Journal of Conflict Resolution, Ahead of Print.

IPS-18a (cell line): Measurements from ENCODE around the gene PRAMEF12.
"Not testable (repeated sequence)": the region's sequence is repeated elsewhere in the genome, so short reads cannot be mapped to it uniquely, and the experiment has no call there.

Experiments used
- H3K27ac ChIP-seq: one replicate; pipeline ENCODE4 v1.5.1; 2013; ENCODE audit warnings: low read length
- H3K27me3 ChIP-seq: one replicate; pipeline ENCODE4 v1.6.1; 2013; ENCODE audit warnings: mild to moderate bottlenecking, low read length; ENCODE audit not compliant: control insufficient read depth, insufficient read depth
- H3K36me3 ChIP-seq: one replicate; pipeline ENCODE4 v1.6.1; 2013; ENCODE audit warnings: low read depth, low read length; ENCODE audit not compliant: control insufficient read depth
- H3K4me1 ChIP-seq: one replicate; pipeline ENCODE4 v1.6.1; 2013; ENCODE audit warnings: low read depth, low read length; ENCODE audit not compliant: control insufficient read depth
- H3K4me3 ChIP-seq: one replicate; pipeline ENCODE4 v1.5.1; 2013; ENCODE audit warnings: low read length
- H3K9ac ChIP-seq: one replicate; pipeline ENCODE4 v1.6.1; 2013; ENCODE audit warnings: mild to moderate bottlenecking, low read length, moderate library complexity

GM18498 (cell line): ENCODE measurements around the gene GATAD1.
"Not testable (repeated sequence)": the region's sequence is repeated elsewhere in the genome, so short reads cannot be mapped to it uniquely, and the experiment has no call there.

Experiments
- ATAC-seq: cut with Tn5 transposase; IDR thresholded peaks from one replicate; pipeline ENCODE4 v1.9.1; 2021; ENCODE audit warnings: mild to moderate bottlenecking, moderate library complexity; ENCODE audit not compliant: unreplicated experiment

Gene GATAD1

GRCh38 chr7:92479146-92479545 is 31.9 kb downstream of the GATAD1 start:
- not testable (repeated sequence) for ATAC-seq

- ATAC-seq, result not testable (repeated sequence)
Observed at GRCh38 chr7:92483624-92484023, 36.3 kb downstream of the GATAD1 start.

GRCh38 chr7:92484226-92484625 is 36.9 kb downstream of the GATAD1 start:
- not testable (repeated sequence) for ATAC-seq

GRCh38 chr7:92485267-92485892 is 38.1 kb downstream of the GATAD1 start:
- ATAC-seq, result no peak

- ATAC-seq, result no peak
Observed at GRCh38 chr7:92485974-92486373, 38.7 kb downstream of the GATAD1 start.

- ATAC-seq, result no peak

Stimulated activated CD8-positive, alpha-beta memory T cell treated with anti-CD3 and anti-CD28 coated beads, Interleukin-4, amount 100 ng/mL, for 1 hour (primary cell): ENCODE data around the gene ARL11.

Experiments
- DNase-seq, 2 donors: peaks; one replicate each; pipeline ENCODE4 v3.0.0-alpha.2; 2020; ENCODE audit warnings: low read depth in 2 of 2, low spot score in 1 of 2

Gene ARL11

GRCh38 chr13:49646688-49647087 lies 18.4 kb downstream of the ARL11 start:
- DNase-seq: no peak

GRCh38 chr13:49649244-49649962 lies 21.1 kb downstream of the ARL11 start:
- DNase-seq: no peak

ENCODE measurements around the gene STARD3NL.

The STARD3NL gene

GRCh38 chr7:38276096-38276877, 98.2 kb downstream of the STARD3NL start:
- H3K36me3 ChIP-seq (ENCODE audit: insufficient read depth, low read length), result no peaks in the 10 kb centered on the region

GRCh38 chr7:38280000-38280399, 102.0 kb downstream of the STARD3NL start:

How does targeting in armed conflict affect public opinion in conflict zones? Armed actors choose between targeting militaries and civilians, further choosing whether to target civilians discriminately or indiscriminately. Existing work suggests these choices have important implications for conflict dynamics, in part by influencing public opinion, yet the causal effects of these choices on individual attitudes have not been clearly established. We conduct a survey experiment in the Donbas region of Ukraine, an area that has witnessed years of protracted fighting. We find that reports of civilian targeting robustly reduce approval of both the government and separatist forces. However, we find that the effects of discriminate civilian targeting are not statistically distinguishable from those of indiscriminate civilian targeting. Finally, we find that our respondents generally preferred a restrained, rather than reciprocal, response from actors in this armed conflict. We explain the implications of our findings for theories of wartime violence.